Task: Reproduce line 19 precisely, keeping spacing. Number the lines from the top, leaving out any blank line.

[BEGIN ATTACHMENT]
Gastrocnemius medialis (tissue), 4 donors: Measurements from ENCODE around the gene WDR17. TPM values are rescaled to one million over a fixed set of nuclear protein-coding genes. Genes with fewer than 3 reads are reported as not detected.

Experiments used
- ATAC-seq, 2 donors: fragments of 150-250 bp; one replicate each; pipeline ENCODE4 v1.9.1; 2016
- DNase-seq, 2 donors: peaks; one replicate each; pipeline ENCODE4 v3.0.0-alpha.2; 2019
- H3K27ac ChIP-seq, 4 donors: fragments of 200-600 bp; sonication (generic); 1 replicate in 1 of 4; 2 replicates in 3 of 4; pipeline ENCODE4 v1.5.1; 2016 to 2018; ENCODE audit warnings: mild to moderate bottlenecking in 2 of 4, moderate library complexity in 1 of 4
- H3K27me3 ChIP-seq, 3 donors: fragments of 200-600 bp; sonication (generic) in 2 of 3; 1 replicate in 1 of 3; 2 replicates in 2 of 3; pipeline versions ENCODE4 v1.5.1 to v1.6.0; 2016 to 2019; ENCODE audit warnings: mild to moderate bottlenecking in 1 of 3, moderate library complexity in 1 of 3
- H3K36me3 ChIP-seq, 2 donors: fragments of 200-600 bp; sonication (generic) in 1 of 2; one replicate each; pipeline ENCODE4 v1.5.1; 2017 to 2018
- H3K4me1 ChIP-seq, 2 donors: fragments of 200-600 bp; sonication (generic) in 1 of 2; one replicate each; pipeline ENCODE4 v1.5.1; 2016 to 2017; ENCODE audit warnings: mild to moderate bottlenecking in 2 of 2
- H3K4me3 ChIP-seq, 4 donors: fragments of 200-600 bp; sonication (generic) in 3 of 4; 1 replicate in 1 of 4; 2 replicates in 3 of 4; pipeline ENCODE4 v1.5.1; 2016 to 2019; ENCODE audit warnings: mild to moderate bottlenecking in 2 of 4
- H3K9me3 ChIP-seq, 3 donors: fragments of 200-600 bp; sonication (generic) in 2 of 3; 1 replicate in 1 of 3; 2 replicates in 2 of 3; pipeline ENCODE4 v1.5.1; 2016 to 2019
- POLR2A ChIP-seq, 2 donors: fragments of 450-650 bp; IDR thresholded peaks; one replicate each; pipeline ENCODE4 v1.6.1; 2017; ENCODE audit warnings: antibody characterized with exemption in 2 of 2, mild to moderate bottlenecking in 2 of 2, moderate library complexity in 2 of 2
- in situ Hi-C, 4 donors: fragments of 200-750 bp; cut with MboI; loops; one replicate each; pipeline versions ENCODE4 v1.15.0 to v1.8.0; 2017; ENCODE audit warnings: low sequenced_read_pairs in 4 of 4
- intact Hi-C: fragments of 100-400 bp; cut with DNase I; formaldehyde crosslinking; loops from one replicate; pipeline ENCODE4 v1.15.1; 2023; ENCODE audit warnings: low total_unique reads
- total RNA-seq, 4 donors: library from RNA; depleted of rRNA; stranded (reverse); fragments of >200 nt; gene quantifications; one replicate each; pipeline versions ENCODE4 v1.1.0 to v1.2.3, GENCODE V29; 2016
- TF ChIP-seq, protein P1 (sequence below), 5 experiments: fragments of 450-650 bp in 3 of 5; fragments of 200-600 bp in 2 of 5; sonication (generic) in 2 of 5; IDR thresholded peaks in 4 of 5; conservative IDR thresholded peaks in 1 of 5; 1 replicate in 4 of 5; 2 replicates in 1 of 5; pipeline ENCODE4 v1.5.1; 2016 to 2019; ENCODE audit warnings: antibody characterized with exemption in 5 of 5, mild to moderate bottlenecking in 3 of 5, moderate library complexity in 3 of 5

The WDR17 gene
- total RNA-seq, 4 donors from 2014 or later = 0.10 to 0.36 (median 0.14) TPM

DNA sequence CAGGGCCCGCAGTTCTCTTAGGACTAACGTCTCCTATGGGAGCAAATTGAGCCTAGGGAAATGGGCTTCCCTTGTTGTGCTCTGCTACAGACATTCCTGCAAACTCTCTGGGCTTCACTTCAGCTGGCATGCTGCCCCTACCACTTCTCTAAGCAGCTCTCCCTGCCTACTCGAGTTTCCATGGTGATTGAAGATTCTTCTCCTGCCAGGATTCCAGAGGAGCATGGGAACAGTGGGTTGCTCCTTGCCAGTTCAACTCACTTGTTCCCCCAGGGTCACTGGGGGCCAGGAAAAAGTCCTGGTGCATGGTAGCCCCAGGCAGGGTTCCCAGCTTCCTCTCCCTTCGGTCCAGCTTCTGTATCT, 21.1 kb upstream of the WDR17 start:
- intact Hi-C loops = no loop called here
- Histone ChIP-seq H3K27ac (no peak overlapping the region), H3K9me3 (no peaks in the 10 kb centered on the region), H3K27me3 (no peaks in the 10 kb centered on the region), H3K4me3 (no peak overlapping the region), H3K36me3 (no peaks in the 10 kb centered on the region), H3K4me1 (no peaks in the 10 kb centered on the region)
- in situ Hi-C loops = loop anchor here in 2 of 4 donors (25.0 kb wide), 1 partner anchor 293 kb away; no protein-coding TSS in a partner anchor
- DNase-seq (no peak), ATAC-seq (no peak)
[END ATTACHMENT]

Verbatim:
- intact Hi-C loops = no loop called here